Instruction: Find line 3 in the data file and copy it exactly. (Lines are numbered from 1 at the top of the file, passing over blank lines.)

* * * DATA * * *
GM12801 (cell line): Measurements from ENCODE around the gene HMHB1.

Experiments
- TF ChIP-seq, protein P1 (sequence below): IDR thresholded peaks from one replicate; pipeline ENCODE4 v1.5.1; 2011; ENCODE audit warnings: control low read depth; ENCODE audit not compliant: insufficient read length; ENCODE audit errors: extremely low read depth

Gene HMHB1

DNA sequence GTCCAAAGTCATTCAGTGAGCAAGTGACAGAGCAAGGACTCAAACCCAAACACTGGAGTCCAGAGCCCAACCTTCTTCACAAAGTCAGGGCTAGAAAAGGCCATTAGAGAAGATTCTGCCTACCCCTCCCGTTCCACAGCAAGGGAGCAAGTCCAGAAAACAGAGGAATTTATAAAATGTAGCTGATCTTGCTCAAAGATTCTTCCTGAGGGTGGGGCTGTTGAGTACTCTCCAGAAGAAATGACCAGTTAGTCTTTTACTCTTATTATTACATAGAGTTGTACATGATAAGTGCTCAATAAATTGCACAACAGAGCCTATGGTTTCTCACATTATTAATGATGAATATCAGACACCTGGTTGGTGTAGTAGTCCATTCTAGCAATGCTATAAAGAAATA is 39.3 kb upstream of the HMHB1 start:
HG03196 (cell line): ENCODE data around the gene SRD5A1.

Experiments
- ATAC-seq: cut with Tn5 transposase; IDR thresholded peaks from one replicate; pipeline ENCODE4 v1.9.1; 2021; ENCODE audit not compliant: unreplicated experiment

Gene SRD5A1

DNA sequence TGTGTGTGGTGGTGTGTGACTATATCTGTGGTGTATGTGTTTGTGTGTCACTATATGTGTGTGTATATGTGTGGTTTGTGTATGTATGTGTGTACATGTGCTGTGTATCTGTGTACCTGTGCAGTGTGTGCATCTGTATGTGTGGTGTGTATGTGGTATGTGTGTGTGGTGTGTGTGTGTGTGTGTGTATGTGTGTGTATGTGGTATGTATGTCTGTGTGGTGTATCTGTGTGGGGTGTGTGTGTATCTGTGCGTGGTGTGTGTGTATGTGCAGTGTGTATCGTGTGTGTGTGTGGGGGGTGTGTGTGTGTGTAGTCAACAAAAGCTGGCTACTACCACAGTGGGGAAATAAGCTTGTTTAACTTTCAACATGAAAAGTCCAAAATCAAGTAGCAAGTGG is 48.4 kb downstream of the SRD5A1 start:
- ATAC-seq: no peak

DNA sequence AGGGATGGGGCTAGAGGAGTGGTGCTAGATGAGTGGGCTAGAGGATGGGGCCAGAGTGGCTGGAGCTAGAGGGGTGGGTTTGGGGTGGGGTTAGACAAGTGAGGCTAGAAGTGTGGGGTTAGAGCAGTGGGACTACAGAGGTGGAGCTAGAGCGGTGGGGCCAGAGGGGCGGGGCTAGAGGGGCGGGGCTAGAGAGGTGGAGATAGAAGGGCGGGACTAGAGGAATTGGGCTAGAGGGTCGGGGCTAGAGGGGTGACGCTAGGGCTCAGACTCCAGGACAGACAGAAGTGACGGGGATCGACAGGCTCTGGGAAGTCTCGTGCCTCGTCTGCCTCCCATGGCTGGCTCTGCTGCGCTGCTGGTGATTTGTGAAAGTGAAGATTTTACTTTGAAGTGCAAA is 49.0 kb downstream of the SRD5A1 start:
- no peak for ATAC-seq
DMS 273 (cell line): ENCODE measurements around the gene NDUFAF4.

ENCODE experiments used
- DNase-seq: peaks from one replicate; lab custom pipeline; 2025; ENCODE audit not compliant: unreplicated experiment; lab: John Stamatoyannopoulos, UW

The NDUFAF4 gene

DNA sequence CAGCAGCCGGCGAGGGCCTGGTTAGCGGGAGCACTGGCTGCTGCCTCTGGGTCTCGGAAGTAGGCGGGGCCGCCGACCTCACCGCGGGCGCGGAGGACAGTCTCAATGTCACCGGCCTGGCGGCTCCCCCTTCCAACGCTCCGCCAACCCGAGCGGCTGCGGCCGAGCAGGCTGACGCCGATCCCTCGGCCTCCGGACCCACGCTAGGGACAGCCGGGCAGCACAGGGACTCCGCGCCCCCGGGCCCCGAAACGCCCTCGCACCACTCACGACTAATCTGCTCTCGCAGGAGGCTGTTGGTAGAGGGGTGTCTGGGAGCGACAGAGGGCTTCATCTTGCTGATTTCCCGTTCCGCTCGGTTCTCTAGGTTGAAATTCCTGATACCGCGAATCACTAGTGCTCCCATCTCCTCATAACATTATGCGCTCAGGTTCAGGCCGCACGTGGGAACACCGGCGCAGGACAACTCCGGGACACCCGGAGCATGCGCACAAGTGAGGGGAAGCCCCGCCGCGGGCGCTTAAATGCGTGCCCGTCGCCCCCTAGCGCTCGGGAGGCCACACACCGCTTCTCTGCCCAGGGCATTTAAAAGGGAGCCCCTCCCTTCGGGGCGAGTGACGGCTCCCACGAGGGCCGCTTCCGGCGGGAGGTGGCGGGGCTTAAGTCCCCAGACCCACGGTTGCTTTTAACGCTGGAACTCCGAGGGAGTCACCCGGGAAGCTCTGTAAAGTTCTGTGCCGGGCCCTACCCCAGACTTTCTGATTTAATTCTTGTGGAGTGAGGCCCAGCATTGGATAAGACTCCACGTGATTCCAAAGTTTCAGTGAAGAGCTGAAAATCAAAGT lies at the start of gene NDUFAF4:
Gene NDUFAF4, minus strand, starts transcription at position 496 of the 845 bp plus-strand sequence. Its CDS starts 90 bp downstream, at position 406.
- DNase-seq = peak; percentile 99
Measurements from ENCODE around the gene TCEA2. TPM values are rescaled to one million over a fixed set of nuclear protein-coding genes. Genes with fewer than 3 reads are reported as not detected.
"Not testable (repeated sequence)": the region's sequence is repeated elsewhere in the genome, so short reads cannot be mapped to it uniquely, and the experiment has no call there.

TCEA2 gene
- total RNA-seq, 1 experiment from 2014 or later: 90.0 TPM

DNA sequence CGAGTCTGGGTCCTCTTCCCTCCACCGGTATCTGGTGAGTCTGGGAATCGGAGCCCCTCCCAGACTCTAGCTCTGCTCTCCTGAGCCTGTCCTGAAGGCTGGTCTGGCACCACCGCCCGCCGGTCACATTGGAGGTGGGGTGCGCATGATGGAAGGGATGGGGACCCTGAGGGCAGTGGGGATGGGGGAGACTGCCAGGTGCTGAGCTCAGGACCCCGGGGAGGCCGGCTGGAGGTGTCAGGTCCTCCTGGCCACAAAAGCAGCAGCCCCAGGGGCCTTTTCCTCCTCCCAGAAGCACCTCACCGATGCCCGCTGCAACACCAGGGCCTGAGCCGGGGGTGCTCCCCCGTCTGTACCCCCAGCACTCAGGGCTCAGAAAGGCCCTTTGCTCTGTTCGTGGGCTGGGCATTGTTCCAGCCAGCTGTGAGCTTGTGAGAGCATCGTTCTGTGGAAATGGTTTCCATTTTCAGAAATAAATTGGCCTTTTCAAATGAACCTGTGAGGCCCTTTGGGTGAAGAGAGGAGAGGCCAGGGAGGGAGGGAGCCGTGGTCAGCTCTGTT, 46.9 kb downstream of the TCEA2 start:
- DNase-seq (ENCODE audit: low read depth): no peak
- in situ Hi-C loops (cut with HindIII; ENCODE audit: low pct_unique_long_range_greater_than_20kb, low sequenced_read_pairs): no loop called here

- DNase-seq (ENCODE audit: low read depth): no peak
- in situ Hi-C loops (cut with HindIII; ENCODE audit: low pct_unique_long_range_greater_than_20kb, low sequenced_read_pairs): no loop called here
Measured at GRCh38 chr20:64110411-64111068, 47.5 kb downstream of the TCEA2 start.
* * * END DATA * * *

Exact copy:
- TF ChIP-seq, protein P1 (sequence below): IDR thresholded peaks from one replicate; pipeline ENCODE4 v1.5.1; 2011; ENCODE audit warnings: control low read depth; ENCODE audit not compliant: insufficient read length; ENCODE audit errors: extremely low read depth